Jordan Klassen decks his pretty tunes out with bountiful arrangements that don't grant them weight, but instead draw attention to where his songwriting could stand to be a little heavier.
I've heard the argument that one should avoid deploying the word "evocative" without being able to state what's being evoked. This may rest on a too narrow understanding of the term, but it's a useful exercise in emphasizing the importance of specificity: there's a difference between affecting vague "evocative"-ness and evoking distinct feelings and memories of substance. Adorned with orchestral touches like soft bursts of horn, gently swooping strings, and bright xylophone, the four pop-folk tracks on Jordan Klassen's Kindness are "evocative" in the former, fuzzier sense of the word. They're well-performed, dutifully arranged, and never sound anything less than wistful and portentous, because albums like Nick Drake's Five Leaves Left and Sufjan Stevens's Illinoise have taught us the sounds that signify wistfulness and portentousness in chamber pop.
Stevens is, indeed, the most prevalent sonic influence here, and, to his detriment, the Vancouver-based Klassen seizes upon his most melodramatic, least playful urges without undercutting them with any idiosyncratic weirdness of his own. Klassen's a competent lyricist in that he largely evades distracting groaners, but this fastidiousness seems entirely a byproduct of not distracting from the straightforward mood of the music. When I misheard the chorus to "I am a Collector" as "Come away from nothing, I control you / Come away from nowhere, I will own you", it was jarring, but made me think Klassen was deliberately undermining the sweeping melancholy of the arrangement with a stalking, unreliable narrator. I was disappointed to discover the actual words are the far less distracting, if just as contextually nonsensical "I can show you" and "I will loan you".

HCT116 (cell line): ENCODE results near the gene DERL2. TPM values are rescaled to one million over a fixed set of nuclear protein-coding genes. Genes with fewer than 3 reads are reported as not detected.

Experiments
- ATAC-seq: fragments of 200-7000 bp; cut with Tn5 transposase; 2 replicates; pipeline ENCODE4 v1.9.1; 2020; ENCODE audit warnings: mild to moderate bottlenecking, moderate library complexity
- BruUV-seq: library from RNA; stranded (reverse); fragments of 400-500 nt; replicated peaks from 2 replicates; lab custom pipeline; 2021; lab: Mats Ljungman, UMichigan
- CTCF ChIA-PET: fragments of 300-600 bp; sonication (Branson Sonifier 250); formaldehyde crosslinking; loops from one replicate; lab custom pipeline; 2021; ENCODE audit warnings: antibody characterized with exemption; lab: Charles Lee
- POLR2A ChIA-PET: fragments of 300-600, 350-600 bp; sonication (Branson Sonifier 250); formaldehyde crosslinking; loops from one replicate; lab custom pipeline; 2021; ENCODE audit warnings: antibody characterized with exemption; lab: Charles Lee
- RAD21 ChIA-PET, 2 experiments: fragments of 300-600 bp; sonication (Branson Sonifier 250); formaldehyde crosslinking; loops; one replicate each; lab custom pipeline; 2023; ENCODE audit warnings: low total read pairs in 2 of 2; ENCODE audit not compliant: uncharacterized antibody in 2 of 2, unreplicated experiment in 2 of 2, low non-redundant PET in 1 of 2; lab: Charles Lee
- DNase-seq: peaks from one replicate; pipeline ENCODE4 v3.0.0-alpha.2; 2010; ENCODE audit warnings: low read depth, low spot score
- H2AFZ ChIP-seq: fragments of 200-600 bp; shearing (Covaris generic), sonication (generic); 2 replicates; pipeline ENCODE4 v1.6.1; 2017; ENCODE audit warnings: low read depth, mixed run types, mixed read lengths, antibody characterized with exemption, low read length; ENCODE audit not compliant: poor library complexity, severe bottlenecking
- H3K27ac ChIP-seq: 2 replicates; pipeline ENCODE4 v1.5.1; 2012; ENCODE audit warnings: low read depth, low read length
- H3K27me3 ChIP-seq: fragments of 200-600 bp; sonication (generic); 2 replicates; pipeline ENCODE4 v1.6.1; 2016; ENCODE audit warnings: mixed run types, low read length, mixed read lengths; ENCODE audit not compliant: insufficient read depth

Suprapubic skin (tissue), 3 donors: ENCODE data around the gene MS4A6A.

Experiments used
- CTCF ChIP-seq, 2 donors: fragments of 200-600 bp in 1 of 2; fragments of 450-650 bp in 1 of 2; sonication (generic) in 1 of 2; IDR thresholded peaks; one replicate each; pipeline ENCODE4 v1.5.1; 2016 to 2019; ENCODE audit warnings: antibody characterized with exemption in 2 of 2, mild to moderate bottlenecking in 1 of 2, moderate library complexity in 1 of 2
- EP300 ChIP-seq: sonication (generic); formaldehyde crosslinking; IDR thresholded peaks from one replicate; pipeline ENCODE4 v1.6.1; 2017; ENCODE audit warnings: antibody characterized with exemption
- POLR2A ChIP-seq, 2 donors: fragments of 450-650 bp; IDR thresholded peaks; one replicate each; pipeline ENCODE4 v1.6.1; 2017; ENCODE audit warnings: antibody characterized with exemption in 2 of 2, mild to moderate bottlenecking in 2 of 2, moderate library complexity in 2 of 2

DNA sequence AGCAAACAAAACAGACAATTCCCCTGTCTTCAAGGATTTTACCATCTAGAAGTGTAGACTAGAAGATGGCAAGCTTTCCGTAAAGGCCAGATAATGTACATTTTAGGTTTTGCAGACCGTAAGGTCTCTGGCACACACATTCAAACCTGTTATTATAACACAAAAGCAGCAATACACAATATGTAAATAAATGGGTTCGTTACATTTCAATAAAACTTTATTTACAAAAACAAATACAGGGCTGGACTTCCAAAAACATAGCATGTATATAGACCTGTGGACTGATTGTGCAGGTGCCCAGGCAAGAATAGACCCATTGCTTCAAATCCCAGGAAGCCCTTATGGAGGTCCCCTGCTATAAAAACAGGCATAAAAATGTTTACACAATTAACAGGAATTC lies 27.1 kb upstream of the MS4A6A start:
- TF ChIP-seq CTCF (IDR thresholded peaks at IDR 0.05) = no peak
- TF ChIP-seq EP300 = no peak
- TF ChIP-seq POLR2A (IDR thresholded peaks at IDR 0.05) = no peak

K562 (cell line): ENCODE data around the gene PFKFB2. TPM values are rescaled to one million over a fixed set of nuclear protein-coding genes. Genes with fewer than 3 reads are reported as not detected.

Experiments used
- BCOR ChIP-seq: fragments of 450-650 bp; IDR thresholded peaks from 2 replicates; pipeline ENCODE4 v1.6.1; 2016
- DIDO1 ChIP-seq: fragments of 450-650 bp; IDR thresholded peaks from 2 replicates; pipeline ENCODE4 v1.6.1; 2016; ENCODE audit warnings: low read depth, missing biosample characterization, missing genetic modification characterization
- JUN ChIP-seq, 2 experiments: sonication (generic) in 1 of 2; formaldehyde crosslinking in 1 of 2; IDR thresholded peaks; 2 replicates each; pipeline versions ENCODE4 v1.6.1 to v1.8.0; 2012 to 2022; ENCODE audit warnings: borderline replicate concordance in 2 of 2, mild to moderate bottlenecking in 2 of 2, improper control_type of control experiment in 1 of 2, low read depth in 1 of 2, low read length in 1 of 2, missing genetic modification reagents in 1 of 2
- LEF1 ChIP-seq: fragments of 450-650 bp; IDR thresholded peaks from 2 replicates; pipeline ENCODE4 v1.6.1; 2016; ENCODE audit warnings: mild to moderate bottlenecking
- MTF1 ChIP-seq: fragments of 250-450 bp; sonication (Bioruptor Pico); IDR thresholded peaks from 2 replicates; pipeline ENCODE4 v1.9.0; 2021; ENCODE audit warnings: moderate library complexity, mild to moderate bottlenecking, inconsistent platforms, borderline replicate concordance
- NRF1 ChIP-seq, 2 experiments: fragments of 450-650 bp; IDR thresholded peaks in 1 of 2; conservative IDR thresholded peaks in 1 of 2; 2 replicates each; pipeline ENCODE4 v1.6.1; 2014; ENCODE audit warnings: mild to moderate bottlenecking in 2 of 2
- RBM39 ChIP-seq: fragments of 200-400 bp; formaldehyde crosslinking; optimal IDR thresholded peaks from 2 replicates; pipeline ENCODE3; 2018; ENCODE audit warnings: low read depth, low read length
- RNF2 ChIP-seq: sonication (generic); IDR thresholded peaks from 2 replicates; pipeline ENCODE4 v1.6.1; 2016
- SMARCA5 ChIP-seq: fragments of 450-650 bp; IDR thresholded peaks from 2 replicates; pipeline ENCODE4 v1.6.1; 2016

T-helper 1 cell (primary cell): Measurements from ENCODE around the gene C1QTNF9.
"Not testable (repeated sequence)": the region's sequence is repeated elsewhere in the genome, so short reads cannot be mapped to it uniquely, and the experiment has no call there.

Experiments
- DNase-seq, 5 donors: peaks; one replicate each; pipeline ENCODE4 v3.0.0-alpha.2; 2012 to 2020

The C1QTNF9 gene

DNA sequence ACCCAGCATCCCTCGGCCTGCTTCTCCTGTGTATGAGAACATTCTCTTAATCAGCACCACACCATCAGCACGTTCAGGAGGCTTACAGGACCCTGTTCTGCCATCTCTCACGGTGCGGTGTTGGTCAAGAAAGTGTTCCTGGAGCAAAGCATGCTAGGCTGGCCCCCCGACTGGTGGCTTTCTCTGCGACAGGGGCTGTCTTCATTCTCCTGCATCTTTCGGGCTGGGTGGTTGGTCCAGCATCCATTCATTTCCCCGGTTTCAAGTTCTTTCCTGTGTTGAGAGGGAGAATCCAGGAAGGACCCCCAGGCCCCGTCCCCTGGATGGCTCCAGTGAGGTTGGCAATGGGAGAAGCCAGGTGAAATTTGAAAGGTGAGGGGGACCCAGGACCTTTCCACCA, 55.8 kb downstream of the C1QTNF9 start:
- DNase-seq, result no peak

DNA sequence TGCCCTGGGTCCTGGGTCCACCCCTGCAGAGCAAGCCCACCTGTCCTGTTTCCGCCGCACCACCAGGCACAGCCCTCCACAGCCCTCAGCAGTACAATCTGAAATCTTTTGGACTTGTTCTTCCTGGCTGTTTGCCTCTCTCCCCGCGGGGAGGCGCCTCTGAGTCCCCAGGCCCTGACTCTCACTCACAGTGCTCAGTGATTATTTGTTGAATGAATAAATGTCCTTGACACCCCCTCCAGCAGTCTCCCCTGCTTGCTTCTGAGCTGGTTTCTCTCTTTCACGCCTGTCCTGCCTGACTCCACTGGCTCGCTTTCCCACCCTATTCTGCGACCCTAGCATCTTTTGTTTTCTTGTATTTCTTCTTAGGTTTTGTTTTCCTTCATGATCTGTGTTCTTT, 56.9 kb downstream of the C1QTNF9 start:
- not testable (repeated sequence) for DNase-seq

Klassen proves himself a genuinely talented craftsman on Kindness, and he even comes across as an inspired performer, particularly on opener "Go to Me", where his usual hush climbs to a dead-on James Mercer impression. But there's something missing between the craft he's learned from his influences and his overly cautious, if undeniably ear-pleasing, execution. Klassen's creations are a pop music tautology of sorts: pretty because they're pretty, "evocative" because they're "evocative".